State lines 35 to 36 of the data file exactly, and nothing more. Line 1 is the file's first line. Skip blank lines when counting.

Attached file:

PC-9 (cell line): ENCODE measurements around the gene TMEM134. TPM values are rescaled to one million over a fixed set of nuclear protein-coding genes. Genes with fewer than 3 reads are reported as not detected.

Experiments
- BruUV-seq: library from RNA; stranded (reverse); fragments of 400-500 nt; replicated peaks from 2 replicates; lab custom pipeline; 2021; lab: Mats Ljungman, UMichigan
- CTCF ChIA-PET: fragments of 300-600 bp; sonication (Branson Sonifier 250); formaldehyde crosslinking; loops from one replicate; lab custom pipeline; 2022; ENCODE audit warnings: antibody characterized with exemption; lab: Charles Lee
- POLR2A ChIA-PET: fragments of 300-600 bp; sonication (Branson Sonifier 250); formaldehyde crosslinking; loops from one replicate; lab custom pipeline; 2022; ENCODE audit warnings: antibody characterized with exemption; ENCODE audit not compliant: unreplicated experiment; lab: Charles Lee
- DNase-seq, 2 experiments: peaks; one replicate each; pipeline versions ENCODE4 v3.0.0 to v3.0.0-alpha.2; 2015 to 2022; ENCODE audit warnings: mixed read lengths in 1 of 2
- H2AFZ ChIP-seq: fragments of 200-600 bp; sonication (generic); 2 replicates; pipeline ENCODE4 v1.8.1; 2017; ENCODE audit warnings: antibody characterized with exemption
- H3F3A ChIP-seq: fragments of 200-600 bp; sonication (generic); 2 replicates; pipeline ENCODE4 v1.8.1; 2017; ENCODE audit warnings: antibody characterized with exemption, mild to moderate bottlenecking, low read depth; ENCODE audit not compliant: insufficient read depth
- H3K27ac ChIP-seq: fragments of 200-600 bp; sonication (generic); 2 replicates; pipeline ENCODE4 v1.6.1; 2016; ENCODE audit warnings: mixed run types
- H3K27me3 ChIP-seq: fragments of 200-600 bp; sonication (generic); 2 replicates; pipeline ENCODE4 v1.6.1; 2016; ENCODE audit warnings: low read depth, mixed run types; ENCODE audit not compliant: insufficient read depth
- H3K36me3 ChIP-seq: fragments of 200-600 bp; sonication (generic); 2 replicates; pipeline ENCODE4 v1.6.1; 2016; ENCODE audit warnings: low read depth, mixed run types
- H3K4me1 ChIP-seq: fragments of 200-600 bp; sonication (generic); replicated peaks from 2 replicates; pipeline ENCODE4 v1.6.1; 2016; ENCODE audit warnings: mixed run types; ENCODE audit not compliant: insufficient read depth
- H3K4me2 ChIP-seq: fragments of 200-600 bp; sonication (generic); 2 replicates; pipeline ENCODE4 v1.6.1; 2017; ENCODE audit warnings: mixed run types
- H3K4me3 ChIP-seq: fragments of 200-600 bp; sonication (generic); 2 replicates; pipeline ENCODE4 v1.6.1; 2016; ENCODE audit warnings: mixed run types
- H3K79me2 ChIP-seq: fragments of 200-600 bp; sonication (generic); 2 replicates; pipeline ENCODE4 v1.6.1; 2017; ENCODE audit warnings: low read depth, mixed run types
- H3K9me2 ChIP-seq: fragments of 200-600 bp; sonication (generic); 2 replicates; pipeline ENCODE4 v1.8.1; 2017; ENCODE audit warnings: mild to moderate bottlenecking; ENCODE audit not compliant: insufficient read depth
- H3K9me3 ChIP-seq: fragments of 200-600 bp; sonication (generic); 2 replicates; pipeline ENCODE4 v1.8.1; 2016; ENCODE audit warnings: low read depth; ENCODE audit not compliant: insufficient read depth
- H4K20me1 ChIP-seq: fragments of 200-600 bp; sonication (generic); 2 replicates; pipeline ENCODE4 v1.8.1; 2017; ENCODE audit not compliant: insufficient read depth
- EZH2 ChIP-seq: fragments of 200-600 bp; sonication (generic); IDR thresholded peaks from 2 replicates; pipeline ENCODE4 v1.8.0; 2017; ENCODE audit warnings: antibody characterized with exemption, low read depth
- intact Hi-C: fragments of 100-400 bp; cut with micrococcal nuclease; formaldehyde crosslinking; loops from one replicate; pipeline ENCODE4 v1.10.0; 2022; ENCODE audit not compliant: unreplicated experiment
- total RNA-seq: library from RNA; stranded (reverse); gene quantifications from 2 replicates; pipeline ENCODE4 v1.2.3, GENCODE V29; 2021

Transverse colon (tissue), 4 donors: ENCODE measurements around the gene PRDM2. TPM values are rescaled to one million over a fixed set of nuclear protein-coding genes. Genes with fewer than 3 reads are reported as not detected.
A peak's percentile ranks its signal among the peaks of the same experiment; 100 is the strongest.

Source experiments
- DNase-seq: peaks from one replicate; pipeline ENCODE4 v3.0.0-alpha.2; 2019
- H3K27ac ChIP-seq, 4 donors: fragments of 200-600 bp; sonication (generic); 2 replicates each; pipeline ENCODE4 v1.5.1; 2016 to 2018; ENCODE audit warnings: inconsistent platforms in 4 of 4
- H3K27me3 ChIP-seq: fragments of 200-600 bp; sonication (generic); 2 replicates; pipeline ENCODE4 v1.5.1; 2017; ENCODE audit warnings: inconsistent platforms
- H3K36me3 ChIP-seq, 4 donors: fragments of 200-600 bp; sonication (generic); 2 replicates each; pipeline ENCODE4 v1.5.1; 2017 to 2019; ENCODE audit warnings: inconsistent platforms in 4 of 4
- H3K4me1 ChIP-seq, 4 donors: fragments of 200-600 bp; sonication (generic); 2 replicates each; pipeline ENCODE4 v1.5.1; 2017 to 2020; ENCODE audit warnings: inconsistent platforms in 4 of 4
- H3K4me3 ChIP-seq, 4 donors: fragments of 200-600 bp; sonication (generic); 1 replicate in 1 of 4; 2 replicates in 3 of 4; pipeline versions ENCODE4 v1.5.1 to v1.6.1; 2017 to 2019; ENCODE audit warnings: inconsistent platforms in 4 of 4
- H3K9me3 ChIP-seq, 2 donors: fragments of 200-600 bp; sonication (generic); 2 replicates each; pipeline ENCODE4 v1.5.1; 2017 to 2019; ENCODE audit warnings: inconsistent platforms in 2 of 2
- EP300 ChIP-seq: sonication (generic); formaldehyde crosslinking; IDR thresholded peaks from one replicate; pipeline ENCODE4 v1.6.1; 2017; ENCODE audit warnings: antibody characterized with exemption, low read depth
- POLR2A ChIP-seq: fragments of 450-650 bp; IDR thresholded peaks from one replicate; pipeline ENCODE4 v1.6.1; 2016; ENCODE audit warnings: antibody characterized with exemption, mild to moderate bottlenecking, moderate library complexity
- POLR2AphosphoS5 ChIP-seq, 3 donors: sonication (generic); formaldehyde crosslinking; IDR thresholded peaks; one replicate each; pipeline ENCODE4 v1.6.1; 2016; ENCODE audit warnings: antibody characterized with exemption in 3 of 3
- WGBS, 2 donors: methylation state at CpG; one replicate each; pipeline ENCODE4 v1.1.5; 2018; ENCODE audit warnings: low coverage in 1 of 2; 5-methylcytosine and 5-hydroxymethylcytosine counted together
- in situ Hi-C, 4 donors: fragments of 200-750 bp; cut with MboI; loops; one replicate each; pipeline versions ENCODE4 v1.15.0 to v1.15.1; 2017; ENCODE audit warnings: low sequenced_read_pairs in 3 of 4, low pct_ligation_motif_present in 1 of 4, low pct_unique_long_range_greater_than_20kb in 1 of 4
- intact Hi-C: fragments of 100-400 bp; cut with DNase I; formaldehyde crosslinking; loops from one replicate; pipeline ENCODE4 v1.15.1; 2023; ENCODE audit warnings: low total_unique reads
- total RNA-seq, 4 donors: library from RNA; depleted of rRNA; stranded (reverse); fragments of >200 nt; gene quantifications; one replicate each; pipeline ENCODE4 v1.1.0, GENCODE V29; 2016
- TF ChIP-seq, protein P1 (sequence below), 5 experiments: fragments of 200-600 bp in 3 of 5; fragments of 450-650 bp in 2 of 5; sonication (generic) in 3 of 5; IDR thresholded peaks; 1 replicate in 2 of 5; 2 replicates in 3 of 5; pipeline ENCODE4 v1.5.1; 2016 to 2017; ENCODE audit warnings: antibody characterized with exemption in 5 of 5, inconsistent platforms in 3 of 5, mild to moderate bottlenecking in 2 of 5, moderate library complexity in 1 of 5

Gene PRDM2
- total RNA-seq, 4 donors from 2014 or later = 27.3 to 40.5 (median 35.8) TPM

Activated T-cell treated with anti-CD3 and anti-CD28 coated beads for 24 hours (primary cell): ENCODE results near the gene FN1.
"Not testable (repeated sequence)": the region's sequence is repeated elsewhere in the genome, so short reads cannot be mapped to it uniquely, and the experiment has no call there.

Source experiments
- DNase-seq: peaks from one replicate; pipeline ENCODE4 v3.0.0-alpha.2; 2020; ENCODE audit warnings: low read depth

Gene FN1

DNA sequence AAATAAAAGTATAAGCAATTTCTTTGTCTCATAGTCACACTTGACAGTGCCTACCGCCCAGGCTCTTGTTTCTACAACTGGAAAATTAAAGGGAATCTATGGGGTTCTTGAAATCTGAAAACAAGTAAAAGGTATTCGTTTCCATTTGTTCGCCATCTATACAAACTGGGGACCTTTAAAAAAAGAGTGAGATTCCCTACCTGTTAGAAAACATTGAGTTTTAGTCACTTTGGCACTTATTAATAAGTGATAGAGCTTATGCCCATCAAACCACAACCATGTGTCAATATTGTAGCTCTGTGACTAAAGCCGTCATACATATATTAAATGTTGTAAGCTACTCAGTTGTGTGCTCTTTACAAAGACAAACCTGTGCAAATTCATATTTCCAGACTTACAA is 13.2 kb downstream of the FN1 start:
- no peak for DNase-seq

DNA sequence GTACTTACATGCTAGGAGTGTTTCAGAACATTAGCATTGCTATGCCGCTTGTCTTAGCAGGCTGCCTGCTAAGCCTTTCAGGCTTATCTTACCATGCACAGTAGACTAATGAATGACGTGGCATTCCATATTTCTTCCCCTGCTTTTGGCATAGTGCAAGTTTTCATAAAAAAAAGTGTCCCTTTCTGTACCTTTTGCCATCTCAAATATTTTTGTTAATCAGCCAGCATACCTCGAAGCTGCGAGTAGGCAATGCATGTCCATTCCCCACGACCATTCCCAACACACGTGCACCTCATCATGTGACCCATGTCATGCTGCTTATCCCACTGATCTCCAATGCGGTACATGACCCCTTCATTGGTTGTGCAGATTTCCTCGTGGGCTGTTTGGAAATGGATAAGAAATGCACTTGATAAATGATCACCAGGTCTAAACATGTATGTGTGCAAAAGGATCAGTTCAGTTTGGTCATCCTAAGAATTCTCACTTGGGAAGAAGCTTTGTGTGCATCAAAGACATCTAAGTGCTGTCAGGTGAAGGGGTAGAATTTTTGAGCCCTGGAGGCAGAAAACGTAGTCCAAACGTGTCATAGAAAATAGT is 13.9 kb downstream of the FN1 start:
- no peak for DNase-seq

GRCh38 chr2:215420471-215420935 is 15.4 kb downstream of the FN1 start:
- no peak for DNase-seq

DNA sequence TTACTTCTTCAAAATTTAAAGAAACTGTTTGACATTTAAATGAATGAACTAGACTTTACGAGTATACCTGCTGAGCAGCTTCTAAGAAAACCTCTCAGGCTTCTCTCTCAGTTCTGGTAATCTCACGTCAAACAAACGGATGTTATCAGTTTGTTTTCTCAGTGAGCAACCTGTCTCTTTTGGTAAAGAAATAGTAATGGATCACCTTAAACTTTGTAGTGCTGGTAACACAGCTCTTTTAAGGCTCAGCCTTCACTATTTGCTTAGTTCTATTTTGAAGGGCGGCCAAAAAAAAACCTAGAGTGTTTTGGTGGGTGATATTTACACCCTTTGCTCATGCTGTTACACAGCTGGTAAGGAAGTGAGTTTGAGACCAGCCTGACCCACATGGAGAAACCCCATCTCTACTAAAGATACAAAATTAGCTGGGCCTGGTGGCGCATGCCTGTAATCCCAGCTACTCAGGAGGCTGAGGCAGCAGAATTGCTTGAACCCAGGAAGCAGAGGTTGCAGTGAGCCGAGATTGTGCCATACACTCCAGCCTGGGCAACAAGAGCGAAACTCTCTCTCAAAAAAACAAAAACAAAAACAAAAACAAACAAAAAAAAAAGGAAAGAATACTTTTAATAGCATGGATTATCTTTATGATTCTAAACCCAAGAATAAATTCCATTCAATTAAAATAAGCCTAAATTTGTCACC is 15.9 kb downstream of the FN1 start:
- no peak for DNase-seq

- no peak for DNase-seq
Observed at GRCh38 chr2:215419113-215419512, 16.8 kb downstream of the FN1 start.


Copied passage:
- WGBS, 2 donors: methylation state at CpG; one replicate each; pipeline ENCODE4 v1.1.5; 2018; ENCODE audit warnings: low coverage in 1 of 2; 5-methylcytosine and 5-hydroxymethylcytosine counted together
- in situ Hi-C, 4 donors: fragments of 200-750 bp; cut with MboI; loops; one replicate each; pipeline versions ENCODE4 v1.15.0 to v1.15.1; 2017; ENCODE audit warnings: low sequenced_read_pairs in 3 of 4, low pct_ligation_motif_present in 1 of 4, low pct_unique_long_range_greater_than_20kb in 1 of 4